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My first visit I questioned why it wasn’t two-star rated. After revisiting LB last September, I recognize where Batard has some room to grow. I didn’t feel like the Queen I was crowned at the 3-star. I wasn’t asked how everything was! I want the chance to give positive feedback after each course. I will likely not return soon, as the memories are still raw, but under regular circumstances, I would want to return for the food!

Fly Over to the Uncle’s

I rarely order takeout food. It’s either cook at home, heat up leftovers or dine out. Recently I discovered the need for a quick meal that might be divided into multiple meals with no preparation time. It was a forced issue, taking care of two hospitalized parents at the same time and running around with other everyday matters. Where could I save time and satiate my hunger without sacrificing my taste buds or my cholesterol level, which remains ideal? I could have thrown together a salad, but my belly needed a little warming and there was no time to drive back home.

It was only a few weeks ago I was reminded of Uncle Paulie’s Peruvian Chicken in Maywood, NJ. I was at my office when a delivery guy walked in with a food order for Evelyn. It certainly wasn’t for me. It so happened that there was another Evelyn down the hall. When I ran into the delivery guy on the way out, I asked, “By the way, where is that food from? It smells really good.” He answered enthusiastically, “Uncle Paulie’s in Maywood. You should try it.” Well I had tried it before and was now gustatorily charmed to try it again.

A whole rotisserie chicken marinated in their ‘special ‘ Peruvian sauce can be taken home for only $10. If that’s not what you walked in for, you will be tempted to get one as you become hypnotized by the rows of seasoned whole chickens rotating behind the front counter where you pay. The chicken is served quartered, making it easy to divide it into meals or deliver half to someone else. There are many other Peruvian-style items, but if chicken is in the brand name, make chicken your first order here. While chicken is never a leading star, the seasoning combined with the moisture of the meat makes it a winner.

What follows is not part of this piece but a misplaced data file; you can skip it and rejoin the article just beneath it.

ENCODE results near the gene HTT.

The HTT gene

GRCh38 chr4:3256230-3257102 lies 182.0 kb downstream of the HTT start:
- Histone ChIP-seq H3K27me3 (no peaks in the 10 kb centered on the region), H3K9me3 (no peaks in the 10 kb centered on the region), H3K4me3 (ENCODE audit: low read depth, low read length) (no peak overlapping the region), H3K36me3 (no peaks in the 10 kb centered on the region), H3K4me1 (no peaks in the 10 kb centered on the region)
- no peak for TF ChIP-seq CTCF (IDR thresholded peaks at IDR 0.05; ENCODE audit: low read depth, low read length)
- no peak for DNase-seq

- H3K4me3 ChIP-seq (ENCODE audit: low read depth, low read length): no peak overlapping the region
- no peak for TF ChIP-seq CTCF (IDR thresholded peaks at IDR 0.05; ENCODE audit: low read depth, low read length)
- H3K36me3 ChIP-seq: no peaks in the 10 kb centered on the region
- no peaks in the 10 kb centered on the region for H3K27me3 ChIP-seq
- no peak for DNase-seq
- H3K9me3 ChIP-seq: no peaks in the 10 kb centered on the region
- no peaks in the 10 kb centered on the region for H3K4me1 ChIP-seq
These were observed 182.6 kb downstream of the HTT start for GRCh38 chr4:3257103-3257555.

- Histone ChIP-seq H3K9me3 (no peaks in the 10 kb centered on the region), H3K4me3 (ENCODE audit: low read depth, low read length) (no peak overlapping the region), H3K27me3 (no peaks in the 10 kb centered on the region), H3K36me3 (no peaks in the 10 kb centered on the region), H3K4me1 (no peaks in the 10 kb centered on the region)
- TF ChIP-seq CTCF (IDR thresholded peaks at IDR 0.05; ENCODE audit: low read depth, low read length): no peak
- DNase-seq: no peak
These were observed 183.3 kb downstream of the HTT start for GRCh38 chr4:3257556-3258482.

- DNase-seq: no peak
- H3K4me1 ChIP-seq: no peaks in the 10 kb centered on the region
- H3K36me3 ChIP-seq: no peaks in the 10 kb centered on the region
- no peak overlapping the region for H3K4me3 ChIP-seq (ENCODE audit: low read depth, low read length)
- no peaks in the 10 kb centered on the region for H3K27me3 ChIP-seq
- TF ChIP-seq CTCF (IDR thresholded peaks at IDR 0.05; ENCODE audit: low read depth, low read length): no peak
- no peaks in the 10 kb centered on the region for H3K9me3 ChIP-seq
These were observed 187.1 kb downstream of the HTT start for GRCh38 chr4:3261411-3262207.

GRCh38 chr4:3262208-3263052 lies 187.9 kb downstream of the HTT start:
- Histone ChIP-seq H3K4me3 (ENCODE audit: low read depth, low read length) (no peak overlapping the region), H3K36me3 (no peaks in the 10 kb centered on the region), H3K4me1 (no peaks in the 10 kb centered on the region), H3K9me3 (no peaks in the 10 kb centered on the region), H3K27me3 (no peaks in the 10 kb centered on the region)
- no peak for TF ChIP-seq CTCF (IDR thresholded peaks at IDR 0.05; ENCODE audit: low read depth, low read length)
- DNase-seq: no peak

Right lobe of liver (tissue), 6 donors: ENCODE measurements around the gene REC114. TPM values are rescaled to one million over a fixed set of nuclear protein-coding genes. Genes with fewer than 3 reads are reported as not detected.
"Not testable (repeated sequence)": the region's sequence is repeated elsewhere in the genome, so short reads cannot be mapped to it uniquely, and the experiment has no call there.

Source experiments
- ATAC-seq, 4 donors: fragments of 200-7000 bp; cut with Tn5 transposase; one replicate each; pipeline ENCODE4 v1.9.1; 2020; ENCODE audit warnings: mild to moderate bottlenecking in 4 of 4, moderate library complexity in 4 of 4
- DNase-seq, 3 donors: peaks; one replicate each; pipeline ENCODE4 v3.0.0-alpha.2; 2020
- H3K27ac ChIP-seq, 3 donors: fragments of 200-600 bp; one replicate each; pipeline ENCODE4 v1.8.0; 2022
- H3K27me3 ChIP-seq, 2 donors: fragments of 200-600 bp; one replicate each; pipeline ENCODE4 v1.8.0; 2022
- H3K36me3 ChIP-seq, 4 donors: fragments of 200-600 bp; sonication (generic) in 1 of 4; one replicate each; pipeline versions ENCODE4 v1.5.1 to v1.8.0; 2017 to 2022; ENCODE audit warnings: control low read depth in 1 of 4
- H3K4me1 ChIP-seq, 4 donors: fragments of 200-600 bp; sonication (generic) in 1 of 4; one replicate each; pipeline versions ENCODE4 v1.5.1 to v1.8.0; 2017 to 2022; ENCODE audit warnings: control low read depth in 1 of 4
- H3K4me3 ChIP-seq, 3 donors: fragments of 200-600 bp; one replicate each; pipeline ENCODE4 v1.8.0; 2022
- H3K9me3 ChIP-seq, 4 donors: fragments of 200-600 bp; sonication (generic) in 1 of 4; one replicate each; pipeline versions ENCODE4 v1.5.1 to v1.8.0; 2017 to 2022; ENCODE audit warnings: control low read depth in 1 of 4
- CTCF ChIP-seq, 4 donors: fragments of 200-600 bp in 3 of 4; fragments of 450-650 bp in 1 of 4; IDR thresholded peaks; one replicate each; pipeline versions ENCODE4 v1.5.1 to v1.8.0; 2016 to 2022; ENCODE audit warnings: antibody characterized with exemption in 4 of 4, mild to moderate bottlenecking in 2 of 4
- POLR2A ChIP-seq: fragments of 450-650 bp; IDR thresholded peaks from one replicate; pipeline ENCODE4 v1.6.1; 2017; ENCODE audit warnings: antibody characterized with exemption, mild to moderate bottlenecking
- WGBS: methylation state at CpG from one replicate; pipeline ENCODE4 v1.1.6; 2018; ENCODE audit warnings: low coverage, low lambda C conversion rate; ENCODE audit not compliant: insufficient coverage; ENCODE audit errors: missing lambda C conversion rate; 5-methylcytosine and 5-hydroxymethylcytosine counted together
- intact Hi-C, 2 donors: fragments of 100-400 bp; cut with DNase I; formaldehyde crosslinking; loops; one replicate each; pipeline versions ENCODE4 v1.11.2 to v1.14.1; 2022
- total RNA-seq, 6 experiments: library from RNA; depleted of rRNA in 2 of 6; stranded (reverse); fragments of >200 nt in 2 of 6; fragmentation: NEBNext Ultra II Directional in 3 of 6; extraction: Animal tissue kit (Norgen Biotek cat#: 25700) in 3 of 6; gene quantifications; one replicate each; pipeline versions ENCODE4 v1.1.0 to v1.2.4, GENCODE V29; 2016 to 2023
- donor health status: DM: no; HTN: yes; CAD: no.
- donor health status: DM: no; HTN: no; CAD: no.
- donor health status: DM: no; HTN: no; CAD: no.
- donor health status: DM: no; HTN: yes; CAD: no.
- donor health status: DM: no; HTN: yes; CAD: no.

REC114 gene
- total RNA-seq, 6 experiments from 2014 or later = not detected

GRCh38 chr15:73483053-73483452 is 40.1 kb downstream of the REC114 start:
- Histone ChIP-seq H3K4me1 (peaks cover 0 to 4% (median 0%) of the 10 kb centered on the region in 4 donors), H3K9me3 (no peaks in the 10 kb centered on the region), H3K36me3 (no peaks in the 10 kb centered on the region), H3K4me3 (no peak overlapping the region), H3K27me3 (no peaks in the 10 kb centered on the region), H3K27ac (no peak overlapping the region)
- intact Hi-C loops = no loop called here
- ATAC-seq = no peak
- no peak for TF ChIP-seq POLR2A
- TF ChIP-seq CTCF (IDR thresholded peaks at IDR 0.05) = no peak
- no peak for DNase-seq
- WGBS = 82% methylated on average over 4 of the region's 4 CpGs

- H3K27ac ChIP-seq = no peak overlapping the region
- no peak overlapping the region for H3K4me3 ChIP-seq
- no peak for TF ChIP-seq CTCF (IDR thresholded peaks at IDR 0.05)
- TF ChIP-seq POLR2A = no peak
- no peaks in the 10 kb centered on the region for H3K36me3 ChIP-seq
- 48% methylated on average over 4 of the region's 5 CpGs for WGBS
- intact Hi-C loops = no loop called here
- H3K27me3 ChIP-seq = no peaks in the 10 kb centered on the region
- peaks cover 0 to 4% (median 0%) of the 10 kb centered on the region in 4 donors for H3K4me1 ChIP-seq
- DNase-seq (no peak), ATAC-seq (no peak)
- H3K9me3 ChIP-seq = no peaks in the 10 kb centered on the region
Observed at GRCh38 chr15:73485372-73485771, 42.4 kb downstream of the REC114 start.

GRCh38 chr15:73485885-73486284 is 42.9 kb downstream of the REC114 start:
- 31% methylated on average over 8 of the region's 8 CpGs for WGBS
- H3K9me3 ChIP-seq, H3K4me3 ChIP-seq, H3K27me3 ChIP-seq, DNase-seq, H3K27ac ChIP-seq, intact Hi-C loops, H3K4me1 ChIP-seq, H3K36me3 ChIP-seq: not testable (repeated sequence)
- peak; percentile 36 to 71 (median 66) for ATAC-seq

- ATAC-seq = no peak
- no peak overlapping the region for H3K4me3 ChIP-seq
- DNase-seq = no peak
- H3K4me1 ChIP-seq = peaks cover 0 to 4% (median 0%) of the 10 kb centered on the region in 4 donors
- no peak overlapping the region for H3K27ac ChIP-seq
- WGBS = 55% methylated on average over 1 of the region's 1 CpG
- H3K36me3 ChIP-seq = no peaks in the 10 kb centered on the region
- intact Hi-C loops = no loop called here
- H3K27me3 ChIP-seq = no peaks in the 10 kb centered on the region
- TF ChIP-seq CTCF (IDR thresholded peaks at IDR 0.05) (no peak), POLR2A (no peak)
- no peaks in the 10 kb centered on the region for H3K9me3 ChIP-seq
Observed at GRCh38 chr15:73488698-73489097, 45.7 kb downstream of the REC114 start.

According to the web site, Owner Paul Padro had fallen in love with the Peruvian cuisine of his wife’s native country. There was an absence of Peruvian food in Bergen County. He found he had to travel to further towns like Passaic and Paterson. His establishment has been open in Maywood since 2009. Fly over there when you’re in a rush to bring something home to the family or if you don’t mind sitting in a pizzeria-type dining area for a homey (a Peruvian home) meal.

In a Sicilian Kitchen

I admit it – for the most part, I don’t like when a friend recommends a restaurant.  That’s a facet of my entertainment life I’d like to hand pick. Maybe it’s because I love to explore and research and dive into the “About Us” of the restaurant before dining there. I want to go in feeling confident that the food is going to be good and I will thoroughly enjoy it. Everyone has different tastes and preferences; some are food discerning and some are quantity satisfied.

So when my friend Eddie suggested a New York City restaurant to me for casual Italian food, I almost ignored his recommendation. First understand Eddie. He loves to eat and does it as often as I do, but he finds a favorite dish at a restaurant and orders it every time. He literally licks the plate clean. He appreciates food like I do but within his own confines. I see the pleasure run from his mouth, through his body and settle warmly in his belly. I understand it. We used to enjoy Bocconi in Hackensack, NJ and have been hit and miss finding similar home-cooked-feel restaurants with quality food and family-like hospitality. It wasn’t until Eddie said, “They serve your food in the pan it’s cooked in, and there are only about 10 tables,” that I knew this had potential.